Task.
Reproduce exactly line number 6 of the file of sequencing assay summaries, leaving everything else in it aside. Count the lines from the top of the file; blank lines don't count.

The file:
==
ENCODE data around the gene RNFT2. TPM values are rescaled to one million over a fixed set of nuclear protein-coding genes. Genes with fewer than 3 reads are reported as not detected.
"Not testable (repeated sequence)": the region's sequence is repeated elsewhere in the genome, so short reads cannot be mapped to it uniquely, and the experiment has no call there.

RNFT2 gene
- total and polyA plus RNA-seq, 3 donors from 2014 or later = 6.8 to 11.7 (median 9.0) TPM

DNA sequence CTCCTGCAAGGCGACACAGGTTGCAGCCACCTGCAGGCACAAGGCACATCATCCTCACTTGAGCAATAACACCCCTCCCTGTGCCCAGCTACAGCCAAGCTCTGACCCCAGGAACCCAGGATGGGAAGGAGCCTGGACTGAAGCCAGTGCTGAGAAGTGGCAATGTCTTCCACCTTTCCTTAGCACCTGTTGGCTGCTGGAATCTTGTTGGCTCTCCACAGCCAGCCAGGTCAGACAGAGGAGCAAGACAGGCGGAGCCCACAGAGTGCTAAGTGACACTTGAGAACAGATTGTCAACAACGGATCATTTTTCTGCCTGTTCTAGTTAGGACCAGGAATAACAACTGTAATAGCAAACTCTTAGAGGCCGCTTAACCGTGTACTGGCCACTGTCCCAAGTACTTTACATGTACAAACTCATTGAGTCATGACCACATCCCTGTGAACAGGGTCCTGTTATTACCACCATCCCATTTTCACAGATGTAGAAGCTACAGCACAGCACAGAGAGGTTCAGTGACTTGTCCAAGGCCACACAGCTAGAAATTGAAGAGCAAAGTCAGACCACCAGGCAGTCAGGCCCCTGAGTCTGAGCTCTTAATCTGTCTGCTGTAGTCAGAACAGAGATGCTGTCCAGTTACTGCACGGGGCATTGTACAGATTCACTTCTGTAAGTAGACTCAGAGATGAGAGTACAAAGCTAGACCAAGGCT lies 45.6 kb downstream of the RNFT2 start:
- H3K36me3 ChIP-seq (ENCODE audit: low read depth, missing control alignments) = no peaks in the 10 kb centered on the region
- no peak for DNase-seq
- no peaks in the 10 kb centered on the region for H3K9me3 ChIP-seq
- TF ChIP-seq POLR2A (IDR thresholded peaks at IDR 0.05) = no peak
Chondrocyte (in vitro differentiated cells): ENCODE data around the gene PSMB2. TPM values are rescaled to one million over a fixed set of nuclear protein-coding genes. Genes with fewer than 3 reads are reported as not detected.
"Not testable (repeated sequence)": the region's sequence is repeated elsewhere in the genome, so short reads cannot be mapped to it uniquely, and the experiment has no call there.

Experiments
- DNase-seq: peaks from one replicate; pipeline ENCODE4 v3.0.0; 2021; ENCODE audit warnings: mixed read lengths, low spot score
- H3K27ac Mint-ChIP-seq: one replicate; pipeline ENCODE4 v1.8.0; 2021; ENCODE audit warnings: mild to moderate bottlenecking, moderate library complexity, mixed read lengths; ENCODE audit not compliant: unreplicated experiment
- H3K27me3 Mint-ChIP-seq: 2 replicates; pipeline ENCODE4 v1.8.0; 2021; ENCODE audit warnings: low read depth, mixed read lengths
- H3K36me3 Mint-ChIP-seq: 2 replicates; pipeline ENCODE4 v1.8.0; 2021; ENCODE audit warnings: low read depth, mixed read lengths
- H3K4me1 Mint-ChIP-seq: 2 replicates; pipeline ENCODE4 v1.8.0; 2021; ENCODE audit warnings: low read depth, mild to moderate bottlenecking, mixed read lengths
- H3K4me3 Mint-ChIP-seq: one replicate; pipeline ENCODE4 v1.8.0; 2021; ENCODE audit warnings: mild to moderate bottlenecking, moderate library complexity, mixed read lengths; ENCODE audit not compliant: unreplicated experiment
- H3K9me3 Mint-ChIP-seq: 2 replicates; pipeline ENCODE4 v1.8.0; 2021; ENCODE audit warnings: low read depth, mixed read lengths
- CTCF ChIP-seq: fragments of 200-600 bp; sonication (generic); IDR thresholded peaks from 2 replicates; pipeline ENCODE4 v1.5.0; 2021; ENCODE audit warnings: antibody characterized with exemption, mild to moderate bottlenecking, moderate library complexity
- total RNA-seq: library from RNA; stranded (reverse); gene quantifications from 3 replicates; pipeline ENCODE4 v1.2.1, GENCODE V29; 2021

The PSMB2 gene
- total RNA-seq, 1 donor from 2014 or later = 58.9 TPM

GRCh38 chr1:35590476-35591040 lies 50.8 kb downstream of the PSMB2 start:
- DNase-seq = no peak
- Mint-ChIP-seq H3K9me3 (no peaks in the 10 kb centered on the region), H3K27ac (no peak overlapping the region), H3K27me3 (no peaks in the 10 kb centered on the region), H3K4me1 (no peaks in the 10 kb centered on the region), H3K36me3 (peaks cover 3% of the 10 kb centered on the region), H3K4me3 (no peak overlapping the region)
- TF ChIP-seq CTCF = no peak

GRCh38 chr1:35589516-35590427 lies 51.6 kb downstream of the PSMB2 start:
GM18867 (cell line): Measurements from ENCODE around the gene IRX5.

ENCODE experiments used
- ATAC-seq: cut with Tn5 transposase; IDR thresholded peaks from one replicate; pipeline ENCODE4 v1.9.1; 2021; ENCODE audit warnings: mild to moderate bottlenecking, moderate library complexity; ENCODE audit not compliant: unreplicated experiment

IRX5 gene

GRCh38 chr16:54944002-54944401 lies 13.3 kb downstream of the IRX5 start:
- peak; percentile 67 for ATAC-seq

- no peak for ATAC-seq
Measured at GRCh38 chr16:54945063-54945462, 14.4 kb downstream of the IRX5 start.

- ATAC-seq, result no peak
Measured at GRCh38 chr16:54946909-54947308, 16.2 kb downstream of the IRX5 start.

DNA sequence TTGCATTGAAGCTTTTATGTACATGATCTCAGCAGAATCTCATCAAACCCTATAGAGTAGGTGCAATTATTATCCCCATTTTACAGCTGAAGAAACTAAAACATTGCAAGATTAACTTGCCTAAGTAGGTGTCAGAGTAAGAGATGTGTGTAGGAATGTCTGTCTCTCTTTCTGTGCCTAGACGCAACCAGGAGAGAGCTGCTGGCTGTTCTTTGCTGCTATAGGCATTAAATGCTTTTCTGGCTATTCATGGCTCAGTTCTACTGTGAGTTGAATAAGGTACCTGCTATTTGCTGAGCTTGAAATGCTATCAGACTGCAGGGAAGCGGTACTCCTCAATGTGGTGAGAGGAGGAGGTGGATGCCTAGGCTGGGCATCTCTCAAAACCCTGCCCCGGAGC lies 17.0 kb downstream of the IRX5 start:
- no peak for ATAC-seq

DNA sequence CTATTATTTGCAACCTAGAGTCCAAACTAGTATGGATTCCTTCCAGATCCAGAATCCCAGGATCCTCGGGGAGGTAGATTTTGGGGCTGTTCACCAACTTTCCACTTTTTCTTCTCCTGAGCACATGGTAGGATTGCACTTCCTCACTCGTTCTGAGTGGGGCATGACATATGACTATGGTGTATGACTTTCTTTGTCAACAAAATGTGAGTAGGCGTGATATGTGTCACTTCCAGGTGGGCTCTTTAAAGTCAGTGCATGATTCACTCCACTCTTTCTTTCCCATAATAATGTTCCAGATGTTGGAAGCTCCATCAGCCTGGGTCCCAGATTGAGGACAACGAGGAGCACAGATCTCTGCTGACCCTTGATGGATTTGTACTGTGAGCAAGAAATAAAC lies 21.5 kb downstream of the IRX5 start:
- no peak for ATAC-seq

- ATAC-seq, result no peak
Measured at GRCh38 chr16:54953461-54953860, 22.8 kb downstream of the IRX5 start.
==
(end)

- H3K36me3 ChIP-seq (ENCODE audit: low read depth, missing control alignments) = no peaks in the 10 kb centered on the region